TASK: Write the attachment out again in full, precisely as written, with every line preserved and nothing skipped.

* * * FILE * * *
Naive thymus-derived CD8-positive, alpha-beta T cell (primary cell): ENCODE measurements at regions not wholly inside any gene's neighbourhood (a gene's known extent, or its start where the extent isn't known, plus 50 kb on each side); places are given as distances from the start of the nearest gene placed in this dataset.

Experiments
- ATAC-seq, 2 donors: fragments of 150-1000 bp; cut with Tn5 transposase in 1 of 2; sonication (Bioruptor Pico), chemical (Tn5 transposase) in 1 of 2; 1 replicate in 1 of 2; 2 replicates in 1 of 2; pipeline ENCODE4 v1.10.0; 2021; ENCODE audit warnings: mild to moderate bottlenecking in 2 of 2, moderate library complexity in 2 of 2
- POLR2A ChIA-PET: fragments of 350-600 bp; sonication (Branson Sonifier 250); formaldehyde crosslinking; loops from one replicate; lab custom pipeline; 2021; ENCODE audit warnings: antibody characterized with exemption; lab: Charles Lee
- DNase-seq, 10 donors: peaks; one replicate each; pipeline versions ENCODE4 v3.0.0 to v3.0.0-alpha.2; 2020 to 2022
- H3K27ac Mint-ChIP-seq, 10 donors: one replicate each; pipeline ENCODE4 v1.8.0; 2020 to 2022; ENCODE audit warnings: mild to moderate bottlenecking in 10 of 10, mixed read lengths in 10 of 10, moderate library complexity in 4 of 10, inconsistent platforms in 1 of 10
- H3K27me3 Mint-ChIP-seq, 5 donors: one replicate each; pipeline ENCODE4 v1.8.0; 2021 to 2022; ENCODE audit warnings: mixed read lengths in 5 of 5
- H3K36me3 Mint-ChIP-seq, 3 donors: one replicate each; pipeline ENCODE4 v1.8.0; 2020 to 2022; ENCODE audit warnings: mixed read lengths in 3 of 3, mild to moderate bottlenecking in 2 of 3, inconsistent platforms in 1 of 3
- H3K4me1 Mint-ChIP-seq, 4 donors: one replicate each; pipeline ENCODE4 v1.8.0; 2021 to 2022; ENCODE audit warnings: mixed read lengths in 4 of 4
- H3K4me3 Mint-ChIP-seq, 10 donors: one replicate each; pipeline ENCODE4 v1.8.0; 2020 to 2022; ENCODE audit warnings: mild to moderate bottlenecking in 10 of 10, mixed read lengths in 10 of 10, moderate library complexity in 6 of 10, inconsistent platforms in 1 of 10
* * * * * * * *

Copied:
Naive thymus-derived CD8-positive, alpha-beta T cell (primary cell): ENCODE measurements at regions not wholly inside any gene's neighbourhood (a gene's known extent, or its start where the extent isn't known, plus 50 kb on each side); places are given as distances from the start of the nearest gene placed in this dataset.

Experiments
- ATAC-seq, 2 donors: fragments of 150-1000 bp; cut with Tn5 transposase in 1 of 2; sonication (Bioruptor Pico), chemical (Tn5 transposase) in 1 of 2; 1 replicate in 1 of 2; 2 replicates in 1 of 2; pipeline ENCODE4 v1.10.0; 2021; ENCODE audit warnings: mild to moderate bottlenecking in 2 of 2, moderate library complexity in 2 of 2
- POLR2A ChIA-PET: fragments of 350-600 bp; sonication (Branson Sonifier 250); formaldehyde crosslinking; loops from one replicate; lab custom pipeline; 2021; ENCODE audit warnings: antibody characterized with exemption; lab: Charles Lee
- DNase-seq, 10 donors: peaks; one replicate each; pipeline versions ENCODE4 v3.0.0 to v3.0.0-alpha.2; 2020 to 2022
- H3K27ac Mint-ChIP-seq, 10 donors: one replicate each; pipeline ENCODE4 v1.8.0; 2020 to 2022; ENCODE audit warnings: mild to moderate bottlenecking in 10 of 10, mixed read lengths in 10 of 10, moderate library complexity in 4 of 10, inconsistent platforms in 1 of 10
- H3K27me3 Mint-ChIP-seq, 5 donors: one replicate each; pipeline ENCODE4 v1.8.0; 2021 to 2022; ENCODE audit warnings: mixed read lengths in 5 of 5
- H3K36me3 Mint-ChIP-seq, 3 donors: one replicate each; pipeline ENCODE4 v1.8.0; 2020 to 2022; ENCODE audit warnings: mixed read lengths in 3 of 3, mild to moderate bottlenecking in 2 of 3, inconsistent platforms in 1 of 3
- H3K4me1 Mint-ChIP-seq, 4 donors: one replicate each; pipeline ENCODE4 v1.8.0; 2021 to 2022; ENCODE audit warnings: mixed read lengths in 4 of 4
- H3K4me3 Mint-ChIP-seq, 10 donors: one replicate each; pipeline ENCODE4 v1.8.0; 2020 to 2022; ENCODE audit warnings: mild to moderate bottlenecking in 10 of 10, mixed read lengths in 10 of 10, moderate library complexity in 6 of 10, inconsistent platforms in 1 of 10